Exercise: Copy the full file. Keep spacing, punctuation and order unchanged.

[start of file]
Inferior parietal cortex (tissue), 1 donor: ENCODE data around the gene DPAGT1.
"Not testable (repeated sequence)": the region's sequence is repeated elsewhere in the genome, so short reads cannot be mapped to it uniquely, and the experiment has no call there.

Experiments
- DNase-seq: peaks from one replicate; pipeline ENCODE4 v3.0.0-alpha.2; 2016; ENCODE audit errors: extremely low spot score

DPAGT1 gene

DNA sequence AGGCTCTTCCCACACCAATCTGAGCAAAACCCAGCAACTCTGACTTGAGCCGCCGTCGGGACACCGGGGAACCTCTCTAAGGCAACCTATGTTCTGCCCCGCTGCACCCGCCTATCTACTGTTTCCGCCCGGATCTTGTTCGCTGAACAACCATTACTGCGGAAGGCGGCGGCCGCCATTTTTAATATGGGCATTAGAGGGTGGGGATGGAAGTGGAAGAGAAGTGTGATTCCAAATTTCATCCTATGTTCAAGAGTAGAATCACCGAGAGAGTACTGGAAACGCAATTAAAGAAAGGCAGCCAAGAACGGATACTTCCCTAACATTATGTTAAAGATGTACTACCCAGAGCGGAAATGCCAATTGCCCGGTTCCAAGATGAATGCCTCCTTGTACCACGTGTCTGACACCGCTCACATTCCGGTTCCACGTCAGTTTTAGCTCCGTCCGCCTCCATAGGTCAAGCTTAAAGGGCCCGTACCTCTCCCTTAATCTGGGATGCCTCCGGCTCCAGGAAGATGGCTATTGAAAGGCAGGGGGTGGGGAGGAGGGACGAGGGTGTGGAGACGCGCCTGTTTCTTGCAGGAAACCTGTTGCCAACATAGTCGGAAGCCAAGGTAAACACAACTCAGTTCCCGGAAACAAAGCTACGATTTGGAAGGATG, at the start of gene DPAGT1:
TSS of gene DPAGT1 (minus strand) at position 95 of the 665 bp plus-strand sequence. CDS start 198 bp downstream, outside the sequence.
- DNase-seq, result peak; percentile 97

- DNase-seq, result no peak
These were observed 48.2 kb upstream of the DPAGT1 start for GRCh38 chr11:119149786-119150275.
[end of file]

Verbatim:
Inferior parietal cortex (tissue), 1 donor: ENCODE data around the gene DPAGT1.
"Not testable (repeated sequence)": the region's sequence is repeated elsewhere in the genome, so short reads cannot be mapped to it uniquely, and the experiment has no call there.

Experiments
- DNase-seq: peaks from one replicate; pipeline ENCODE4 v3.0.0-alpha.2; 2016; ENCODE audit errors: extremely low spot score

DPAGT1 gene

DNA sequence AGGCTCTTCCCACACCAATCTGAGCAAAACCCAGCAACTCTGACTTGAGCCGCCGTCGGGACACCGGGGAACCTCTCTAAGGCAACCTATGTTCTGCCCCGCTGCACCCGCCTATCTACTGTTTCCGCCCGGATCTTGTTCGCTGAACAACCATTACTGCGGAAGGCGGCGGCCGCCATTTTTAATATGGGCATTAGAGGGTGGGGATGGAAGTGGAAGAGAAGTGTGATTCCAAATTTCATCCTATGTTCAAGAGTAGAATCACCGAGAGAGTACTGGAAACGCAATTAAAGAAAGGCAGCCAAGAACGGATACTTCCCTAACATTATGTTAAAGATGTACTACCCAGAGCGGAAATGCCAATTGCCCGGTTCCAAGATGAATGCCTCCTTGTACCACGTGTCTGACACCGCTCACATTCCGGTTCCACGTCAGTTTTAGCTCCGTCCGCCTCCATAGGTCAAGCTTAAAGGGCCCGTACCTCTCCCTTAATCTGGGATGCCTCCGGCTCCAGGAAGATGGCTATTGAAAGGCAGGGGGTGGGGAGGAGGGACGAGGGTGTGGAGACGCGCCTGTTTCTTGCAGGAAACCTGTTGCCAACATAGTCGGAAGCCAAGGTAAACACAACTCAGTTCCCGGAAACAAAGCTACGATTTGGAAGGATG, at the start of gene DPAGT1:
TSS of gene DPAGT1 (minus strand) at position 95 of the 665 bp plus-strand sequence. CDS start 198 bp downstream, outside the sequence.
- DNase-seq, result peak; percentile 97

- DNase-seq, result no peak
These were observed 48.2 kb upstream of the DPAGT1 start for GRCh38 chr11:119149786-119150275.